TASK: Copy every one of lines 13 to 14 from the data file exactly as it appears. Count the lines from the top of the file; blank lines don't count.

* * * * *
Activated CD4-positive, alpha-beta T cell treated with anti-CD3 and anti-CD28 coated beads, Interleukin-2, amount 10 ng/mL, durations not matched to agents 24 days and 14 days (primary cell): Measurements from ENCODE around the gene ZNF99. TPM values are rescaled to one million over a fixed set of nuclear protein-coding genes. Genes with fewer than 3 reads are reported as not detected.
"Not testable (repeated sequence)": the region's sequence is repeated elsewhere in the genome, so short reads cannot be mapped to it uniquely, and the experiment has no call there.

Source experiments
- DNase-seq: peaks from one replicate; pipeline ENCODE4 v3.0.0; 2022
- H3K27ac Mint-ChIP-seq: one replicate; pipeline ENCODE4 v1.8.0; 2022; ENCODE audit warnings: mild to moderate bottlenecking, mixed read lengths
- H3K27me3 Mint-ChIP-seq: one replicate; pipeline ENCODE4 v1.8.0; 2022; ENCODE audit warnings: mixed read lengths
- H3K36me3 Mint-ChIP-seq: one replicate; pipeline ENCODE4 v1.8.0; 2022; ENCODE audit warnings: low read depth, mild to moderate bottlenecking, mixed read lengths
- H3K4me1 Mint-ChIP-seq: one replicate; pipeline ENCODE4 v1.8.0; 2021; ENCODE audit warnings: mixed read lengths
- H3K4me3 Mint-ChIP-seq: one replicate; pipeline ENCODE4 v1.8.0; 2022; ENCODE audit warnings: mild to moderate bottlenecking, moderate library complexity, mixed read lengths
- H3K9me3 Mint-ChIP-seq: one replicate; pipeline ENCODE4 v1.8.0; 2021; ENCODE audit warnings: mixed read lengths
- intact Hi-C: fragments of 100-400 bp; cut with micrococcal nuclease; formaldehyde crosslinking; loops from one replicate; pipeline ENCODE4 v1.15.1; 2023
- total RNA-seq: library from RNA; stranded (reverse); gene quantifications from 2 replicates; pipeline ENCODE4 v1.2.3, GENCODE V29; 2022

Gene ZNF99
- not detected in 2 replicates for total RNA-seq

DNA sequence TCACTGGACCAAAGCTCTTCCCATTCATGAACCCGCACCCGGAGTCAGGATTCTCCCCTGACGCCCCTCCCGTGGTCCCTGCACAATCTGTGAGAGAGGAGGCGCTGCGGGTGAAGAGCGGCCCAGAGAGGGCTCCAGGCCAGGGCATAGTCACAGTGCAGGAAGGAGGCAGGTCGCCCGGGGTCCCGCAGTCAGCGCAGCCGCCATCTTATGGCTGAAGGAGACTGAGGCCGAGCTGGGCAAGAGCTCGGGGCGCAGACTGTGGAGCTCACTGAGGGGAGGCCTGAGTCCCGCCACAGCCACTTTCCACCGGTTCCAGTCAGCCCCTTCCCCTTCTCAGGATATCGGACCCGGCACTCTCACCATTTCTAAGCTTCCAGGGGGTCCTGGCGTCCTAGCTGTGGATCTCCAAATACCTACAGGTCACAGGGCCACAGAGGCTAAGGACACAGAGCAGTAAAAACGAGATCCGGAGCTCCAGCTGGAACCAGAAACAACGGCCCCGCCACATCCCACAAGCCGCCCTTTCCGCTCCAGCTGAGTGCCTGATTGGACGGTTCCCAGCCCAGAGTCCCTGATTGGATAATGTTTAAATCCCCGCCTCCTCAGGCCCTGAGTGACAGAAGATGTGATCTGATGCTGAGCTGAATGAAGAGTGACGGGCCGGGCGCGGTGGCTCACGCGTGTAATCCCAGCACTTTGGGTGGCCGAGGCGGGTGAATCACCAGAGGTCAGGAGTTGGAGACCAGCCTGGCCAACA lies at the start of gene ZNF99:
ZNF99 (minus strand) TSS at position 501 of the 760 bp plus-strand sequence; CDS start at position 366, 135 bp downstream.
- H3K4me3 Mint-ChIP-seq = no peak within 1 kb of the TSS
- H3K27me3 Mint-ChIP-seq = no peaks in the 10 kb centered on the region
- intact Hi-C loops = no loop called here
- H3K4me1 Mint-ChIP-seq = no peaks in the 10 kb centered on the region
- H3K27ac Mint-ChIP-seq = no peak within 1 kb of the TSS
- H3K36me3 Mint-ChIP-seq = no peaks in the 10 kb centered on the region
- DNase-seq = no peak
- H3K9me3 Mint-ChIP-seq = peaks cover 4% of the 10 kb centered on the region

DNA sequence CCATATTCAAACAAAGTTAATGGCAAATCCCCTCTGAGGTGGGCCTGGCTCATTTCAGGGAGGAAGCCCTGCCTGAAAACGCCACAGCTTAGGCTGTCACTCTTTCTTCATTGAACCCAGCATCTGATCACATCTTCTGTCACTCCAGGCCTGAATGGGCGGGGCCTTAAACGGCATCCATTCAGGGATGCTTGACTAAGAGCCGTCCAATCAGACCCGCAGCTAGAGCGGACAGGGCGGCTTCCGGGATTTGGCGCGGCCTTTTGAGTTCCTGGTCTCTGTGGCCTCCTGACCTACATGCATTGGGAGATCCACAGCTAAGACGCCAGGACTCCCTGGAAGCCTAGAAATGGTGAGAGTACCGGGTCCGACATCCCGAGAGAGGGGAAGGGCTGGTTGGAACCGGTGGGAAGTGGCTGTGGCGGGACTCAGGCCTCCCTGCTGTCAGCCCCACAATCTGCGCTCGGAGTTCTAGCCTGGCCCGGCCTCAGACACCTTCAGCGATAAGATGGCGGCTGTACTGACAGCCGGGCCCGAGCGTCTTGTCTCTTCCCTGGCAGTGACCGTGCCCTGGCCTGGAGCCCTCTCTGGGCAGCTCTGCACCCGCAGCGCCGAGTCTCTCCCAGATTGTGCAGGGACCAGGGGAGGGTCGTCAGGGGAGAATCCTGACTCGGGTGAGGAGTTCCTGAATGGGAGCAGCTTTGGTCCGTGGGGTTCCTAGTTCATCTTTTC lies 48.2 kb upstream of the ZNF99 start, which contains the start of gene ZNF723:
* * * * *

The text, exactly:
Gene ZNF99
- not detected in 2 replicates for total RNA-seq